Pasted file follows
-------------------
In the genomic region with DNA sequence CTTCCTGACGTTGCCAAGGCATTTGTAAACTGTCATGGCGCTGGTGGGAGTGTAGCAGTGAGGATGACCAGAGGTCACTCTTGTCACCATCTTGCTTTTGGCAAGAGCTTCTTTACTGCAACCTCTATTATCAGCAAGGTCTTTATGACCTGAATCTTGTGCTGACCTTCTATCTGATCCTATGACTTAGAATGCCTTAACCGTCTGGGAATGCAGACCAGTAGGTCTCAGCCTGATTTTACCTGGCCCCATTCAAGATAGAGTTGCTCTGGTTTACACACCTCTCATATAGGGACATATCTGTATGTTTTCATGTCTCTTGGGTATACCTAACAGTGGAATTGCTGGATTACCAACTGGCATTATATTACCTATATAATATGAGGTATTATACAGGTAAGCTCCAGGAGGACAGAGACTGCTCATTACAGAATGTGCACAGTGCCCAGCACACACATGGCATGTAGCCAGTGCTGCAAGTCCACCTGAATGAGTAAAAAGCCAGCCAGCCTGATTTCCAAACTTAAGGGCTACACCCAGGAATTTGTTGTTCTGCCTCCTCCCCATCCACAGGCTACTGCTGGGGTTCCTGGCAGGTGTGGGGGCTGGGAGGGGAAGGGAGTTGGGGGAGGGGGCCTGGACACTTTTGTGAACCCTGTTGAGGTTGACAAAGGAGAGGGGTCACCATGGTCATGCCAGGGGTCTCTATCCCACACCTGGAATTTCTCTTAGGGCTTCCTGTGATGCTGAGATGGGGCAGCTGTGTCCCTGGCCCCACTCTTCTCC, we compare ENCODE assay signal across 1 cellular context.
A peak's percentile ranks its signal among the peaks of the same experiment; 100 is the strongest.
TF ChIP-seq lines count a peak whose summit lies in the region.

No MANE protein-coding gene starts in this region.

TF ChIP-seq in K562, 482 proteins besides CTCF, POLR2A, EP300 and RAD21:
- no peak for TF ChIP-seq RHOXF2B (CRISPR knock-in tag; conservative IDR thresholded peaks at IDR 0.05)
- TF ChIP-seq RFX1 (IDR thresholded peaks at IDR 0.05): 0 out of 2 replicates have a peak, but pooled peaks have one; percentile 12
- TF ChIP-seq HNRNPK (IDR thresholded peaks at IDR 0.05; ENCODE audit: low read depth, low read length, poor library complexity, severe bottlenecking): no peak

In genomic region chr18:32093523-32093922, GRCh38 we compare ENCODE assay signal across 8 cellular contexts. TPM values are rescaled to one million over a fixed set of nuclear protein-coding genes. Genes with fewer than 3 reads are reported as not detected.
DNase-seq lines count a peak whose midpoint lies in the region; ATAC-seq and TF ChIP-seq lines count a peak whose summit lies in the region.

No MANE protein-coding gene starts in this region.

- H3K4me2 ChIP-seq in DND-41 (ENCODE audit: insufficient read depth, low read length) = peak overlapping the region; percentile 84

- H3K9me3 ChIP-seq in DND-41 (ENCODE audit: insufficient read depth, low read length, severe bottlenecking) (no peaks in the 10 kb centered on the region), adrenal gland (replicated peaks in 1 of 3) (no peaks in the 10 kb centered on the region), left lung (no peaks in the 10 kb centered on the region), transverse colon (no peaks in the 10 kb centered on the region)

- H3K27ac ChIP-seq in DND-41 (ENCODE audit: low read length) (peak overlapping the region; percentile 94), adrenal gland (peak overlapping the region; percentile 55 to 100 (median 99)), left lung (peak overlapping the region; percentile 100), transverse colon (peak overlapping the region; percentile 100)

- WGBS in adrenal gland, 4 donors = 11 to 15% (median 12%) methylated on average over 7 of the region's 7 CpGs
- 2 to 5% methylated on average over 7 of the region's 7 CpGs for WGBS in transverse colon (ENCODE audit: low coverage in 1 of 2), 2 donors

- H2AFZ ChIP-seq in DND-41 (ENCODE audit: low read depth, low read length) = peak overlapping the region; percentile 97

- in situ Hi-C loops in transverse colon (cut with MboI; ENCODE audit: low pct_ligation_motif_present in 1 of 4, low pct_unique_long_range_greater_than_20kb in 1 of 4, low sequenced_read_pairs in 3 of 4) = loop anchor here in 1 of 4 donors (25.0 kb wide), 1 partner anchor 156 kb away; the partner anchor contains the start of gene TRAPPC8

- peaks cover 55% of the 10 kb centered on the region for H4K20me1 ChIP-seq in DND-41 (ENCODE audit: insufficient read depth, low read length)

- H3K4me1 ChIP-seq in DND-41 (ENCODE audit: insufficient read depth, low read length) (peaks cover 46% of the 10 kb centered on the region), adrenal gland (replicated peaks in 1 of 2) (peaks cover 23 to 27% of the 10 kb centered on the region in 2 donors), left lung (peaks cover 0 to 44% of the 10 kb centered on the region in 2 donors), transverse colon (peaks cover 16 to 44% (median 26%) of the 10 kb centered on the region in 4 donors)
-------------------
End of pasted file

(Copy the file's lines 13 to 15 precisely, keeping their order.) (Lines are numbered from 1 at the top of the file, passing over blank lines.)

- H3K9me3 ChIP-seq in DND-41 (ENCODE audit: insufficient read depth, low read length, severe bottlenecking) (no peaks in the 10 kb centered on the region), adrenal gland (replicated peaks in 1 of 3) (no peaks in the 10 kb centered on the region), left lung (no peaks in the 10 kb centered on the region), transverse colon (no peaks in the 10 kb centered on the region)

- H3K27ac ChIP-seq in DND-41 (ENCODE audit: low read length) (peak overlapping the region; percentile 94), adrenal gland (peak overlapping the region; percentile 55 to 100 (median 99)), left lung (peak overlapping the region; percentile 100), transverse colon (peak overlapping the region; percentile 100)

- WGBS in adrenal gland, 4 donors = 11 to 15% (median 12%) methylated on average over 7 of the region's 7 CpGs